Ad Adrianum Damanem, quum Graecos suos versus epithalamio regio proposuit expingere conaretur (1590)

Adriaan Damman was resident ambassador at the court of James VI for the Estates General of the Low Countries, possibly arriving in Anna of Denmark's entourage in 1590. He was also briefly Professor of Humanity at the University of Edinburgh for an unspecified period between 1594 and 1597. In 1590 he published a series of Greek and Latin poems under the collective title Schediasmata Hadr. Dammanis a Bisterveld gandavensis I. De nuptiis serenissimi potentissimique Scot. regis Iacobi VI. et serenissimae virginis Annae Friderici II. Daniae, Nordvegiae et c. regis F. ... (Edinburgh, 1590), which described the marriage of James VI and Anna, the storms and near-shipwreck ('De Tempestate') they faced returning to Scotland, and Anna's entry into Edinburgh and coronation. It is from Damman's account of the coronation ceremony ('In Serenissimae Reginae Annae...Coronationem', fo. G4r) that we know Melville recited his Stephaniskion after the minister Robert Bruce had anointed the Queen and presented her with her crown and regalia, when Melville 'spoke to the king in great and Ausonian [Italian] song, and taught with prudent advice the art of ruling' ('Meluinus, grandique ad Regem carmine fatur/ Ausonio, monitisque docet prudentibus artem/ Imperii'). Melville's poem, praising the talents of Damman for writing a series of Greek verses to open his Schediasmata and self-deprecatingly mocking his own poetic abilities as a puny flood compared to Damman's raging torrent, first appeared as a prefatory epigram to the Schediasmata (fo. 2v). For more on Damman, see Maureen M. Meikle, 'Anna of Denmark's coronation and entry into Edinburgh, 1590', in MacDonald and Goodare (eds), Sixteenth-Century Scotland, pp. 277-94, at 285-6; M'Crie (1819 edn), vol. 1, Note FF, pp. 483-487; Thomas Craufurd, History of the University of Edinburgh, from 1580 to 1646 (Edinburgh, 1808), p. 40. Metre: alcaic stanzas.

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Ad Adrianum Damanem, quum Graecos suos versus epithalamio regio proposuit expingere conaretur.

1Legi et relegi ter, quater, amplius
istas Atellas. Scilicet o tuis
ingrate Musis, o maligne
munificis, Adriane, Musis.

5Non ipsae Athenae sunt magis Atticae
istis Atellis, non Padus alveo
non arva Ganges pleniore
culta secat, segetemve inundat,

9quam quae perenni fonte caput sacrum
dat vena cœlo et per Charitum nemus
et culta Musarum liquentes
volvit aquas Hadrianus amnis.

13At fonte noster vix modico cadens,
haerensque in arcto tramite rivulus,
arensque saepe: et quando serpit
turbidulo lutulentus imbre.

17Tu rore caeli Socratici madens
eιγouνι plaudis Socraticum tibi,
nobis et alludis beatas
20divitias maris, atque Athenas.

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To Adriaan Damman, when he determined to attempt to write his own Greek verses for a royal wedding-poem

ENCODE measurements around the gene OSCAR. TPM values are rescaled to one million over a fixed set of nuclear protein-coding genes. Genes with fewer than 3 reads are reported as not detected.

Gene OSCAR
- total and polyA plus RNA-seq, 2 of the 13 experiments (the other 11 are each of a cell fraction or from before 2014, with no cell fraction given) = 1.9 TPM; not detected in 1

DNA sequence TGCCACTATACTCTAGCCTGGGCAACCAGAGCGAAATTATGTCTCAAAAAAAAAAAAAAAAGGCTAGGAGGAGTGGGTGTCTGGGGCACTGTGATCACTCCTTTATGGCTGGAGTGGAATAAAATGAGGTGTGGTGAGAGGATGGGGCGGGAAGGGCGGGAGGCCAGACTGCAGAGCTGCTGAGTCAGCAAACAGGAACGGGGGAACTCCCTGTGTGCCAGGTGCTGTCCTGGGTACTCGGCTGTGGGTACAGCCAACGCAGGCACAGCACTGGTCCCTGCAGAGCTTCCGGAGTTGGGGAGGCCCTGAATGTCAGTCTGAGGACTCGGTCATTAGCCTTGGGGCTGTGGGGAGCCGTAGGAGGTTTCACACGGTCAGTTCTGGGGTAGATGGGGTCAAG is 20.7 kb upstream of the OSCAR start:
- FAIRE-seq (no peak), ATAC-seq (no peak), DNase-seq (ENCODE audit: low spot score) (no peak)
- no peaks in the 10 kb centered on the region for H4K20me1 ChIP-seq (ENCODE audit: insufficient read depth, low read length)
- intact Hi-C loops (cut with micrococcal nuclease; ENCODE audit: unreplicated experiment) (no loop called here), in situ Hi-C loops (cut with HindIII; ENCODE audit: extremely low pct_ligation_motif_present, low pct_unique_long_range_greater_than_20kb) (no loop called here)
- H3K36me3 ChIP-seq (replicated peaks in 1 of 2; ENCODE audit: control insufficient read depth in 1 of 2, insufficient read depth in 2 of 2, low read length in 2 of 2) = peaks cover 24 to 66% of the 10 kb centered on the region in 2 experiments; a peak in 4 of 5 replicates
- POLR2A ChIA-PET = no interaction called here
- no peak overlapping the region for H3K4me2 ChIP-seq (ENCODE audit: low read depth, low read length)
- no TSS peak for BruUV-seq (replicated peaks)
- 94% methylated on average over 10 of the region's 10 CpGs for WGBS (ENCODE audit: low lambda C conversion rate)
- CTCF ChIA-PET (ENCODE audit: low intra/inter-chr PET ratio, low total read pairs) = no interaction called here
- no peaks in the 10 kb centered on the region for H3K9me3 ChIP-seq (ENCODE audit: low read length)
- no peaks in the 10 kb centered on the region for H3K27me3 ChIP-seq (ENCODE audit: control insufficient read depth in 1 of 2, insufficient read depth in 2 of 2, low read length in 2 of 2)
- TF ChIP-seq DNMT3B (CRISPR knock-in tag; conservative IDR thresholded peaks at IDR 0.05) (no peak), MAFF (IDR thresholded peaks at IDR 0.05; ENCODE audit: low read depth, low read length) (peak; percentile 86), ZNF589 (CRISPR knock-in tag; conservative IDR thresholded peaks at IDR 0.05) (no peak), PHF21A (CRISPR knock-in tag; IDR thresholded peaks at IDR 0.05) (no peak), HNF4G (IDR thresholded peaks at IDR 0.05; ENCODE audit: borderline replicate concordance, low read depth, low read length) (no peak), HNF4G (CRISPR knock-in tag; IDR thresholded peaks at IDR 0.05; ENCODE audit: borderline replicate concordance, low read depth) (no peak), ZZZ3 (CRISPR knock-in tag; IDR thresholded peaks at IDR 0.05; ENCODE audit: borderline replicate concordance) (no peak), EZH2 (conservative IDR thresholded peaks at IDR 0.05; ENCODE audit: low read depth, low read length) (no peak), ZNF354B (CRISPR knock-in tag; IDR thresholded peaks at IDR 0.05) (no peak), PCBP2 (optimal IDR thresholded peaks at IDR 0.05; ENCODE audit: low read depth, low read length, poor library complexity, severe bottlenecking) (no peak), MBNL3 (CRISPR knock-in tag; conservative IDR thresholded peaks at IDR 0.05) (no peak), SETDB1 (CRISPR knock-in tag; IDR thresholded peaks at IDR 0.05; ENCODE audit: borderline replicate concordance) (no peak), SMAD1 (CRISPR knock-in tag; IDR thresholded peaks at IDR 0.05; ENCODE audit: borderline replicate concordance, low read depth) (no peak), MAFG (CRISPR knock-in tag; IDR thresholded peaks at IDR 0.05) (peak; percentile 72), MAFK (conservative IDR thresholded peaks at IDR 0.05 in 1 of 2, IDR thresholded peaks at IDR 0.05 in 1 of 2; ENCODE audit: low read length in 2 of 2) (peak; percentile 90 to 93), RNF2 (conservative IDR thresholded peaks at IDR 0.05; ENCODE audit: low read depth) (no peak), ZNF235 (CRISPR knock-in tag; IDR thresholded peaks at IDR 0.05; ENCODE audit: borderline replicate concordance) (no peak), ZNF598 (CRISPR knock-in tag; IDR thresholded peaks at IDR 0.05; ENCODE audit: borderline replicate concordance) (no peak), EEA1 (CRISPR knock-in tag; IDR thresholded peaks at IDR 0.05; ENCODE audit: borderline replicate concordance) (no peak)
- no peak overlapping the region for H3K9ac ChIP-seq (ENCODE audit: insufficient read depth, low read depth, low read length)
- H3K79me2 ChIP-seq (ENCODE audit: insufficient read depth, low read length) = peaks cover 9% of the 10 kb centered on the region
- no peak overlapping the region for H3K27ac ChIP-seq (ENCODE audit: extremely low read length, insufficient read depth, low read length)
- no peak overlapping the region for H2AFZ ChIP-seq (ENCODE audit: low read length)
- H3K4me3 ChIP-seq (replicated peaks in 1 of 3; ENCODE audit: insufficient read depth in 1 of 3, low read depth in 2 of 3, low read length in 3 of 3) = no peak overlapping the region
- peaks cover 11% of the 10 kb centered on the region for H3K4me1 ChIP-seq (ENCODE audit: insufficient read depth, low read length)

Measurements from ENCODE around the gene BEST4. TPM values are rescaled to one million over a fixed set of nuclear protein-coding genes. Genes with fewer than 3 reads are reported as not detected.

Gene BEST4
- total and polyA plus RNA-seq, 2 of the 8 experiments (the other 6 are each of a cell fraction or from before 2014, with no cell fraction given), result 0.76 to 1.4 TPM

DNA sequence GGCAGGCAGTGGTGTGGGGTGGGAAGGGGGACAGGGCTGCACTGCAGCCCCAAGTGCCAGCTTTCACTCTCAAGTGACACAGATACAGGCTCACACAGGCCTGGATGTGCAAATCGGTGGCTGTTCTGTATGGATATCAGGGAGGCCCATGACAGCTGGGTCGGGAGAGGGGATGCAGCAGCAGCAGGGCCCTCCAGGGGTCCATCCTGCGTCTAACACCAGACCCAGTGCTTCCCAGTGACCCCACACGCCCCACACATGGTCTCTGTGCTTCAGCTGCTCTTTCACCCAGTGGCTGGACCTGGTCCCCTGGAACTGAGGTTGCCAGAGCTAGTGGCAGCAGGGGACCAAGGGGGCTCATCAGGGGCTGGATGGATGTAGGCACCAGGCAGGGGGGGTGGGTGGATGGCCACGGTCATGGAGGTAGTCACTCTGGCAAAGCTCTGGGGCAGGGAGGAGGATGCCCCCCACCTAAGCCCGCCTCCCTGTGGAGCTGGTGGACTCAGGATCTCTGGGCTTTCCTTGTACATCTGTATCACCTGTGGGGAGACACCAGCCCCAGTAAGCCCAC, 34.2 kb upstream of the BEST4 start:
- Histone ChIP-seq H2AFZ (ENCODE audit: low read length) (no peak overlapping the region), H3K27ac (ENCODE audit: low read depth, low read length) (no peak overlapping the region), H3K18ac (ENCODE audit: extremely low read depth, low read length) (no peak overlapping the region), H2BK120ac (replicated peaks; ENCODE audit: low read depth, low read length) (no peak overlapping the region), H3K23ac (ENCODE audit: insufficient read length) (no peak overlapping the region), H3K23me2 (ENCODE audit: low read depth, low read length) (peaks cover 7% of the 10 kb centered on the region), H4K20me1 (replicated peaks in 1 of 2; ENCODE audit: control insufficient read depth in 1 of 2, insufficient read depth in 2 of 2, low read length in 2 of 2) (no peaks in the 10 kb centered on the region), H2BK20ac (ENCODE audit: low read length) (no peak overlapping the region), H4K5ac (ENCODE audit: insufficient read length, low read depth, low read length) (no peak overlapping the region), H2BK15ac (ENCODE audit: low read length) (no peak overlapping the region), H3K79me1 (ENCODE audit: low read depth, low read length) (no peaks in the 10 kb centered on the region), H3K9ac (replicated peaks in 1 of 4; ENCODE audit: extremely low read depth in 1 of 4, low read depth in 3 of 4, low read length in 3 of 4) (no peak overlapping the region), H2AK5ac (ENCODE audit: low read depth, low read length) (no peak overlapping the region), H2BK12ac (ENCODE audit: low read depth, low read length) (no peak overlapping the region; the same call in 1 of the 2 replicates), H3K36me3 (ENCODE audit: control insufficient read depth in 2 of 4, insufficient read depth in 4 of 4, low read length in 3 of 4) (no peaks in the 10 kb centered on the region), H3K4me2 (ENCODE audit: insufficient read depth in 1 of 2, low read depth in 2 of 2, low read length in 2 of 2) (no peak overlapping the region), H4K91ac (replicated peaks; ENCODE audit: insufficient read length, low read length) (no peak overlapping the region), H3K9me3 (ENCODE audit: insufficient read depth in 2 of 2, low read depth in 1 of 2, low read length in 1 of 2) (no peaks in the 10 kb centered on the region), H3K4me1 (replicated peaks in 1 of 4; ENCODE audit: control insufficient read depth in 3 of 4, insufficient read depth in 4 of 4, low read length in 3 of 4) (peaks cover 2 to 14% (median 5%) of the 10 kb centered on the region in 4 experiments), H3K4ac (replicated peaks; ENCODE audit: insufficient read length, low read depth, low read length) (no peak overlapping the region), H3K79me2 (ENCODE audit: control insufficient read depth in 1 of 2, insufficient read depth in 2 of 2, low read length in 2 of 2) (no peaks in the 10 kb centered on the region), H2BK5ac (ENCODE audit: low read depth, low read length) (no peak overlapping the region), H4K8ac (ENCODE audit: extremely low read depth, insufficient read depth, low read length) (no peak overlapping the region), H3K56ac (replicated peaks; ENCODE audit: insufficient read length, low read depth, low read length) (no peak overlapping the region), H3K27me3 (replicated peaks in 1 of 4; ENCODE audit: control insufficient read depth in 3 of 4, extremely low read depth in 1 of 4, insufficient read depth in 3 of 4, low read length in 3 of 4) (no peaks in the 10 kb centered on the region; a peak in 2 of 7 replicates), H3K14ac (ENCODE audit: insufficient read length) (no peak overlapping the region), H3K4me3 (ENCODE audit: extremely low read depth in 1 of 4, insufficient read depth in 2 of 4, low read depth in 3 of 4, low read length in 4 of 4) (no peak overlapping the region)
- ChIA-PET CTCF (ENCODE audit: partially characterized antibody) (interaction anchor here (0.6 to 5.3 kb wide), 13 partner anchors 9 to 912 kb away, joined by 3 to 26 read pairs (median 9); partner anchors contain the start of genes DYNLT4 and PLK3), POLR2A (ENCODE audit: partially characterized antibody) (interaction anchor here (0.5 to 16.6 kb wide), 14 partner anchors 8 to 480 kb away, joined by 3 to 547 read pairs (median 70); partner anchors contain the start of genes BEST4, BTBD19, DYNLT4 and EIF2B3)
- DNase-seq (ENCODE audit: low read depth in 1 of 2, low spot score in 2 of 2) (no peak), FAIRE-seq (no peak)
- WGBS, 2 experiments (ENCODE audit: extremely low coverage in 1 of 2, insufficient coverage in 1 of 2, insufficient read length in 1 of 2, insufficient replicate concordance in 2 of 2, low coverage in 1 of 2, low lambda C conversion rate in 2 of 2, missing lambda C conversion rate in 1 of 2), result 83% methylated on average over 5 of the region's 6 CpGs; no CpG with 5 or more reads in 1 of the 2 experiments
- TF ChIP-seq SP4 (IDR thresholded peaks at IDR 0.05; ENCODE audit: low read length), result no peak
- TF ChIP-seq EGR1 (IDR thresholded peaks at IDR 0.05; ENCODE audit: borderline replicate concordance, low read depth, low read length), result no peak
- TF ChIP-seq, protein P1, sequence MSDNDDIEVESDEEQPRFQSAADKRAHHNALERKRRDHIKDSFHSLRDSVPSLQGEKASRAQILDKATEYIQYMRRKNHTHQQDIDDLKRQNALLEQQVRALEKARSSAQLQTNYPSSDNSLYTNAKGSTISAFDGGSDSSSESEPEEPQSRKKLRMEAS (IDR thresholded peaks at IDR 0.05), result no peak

1I have read and reread, three, four, or more times those Atellanae a of yours. Clearly, Adriaan, you who are ungrateful to your own muses, impishly you treat the generous muses.

5Athens itself is not more Attic than your Atellanae, neither the Po nor the Ganges b separate their tilled fields with too-full channels, and flood their cornfield,

9 than Adriaan's river flows its clear waters through the grove of the Graces and the tilled fields of the Muses where the spring provides a mouth sacred with everlasting waters for heaven.

13But our river, barely trickling from a modest spring, and confined to its narrow channel, is also often dry: and sometimes it crawls along muddily because of violent rain.

17You, however, soaked by the moisture from a Socratic c heavenly deluge, applaud your Socratic skill as you dissemble, and for us you sport with the happy riches of an ocean, and with Athens.



a: Atellanae were a form of low comedy, named after Atella in Campania, which was home to a series of ancient Greek colonies. Atellanae were written in coarse language and were usually set in provinicial Italian towns. They were performed at Rome in Latin in the time of Sulla (c. 138BC-78BC), though they were originally performed in Oscan, a language spoken in southern Italy until the first century BC. They were known as late as the writings of Juvenal (second and third decades of second century AD). Melville is not implying that the royal wedding ceremony is full of clowns and drunkards, the usual stock characters in these farces (though given the raucous accounts of the wedding festivities that survive, one could be forgiven for thinking this). Instead, he is pointing out that Damman's verses could not be more Greek (Attic) than the heart of Greece itself (Athens) or a type of drama originally performed in a centre of Hellenistic culture.

b: Po: Italy's longest river; Ganges: India's longest river.

c: Socrates (469-399BC), Athenian public figure who contributed massively to intellectual debates in the time of Aristotle and Plato, although he left no first-hand writings himself.